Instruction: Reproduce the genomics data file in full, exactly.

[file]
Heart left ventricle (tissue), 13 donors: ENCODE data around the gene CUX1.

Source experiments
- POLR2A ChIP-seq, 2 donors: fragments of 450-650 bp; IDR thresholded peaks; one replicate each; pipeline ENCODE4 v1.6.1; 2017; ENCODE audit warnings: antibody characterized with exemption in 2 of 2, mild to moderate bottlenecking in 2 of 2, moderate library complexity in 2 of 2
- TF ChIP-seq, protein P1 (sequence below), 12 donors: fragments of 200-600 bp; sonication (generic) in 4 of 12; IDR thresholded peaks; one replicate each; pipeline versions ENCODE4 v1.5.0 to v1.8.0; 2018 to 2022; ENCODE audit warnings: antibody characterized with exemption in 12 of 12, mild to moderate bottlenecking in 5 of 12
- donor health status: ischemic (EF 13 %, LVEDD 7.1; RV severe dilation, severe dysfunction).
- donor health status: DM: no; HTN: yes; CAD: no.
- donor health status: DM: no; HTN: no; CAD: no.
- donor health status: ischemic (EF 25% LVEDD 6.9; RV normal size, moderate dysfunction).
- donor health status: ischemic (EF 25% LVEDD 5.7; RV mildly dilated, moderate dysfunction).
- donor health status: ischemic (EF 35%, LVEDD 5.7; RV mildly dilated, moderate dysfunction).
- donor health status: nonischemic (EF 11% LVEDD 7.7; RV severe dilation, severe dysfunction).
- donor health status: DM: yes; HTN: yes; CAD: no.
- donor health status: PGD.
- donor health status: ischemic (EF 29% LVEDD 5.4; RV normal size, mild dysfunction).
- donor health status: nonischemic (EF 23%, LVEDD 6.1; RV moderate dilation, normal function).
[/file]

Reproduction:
Heart left ventricle (tissue), 13 donors: ENCODE data around the gene CUX1.

Source experiments
- POLR2A ChIP-seq, 2 donors: fragments of 450-650 bp; IDR thresholded peaks; one replicate each; pipeline ENCODE4 v1.6.1; 2017; ENCODE audit warnings: antibody characterized with exemption in 2 of 2, mild to moderate bottlenecking in 2 of 2, moderate library complexity in 2 of 2
- TF ChIP-seq, protein P1 (sequence below), 12 donors: fragments of 200-600 bp; sonication (generic) in 4 of 12; IDR thresholded peaks; one replicate each; pipeline versions ENCODE4 v1.5.0 to v1.8.0; 2018 to 2022; ENCODE audit warnings: antibody characterized with exemption in 12 of 12, mild to moderate bottlenecking in 5 of 12
- donor health status: ischemic (EF 13 %, LVEDD 7.1; RV severe dilation, severe dysfunction).
- donor health status: DM: no; HTN: yes; CAD: no.
- donor health status: DM: no; HTN: no; CAD: no.
- donor health status: ischemic (EF 25% LVEDD 6.9; RV normal size, moderate dysfunction).
- donor health status: ischemic (EF 25% LVEDD 5.7; RV mildly dilated, moderate dysfunction).
- donor health status: ischemic (EF 35%, LVEDD 5.7; RV mildly dilated, moderate dysfunction).
- donor health status: nonischemic (EF 11% LVEDD 7.7; RV severe dilation, severe dysfunction).
- donor health status: DM: yes; HTN: yes; CAD: no.
- donor health status: PGD.
- donor health status: ischemic (EF 29% LVEDD 5.4; RV normal size, mild dysfunction).
- donor health status: nonischemic (EF 23%, LVEDD 6.1; RV moderate dilation, normal function).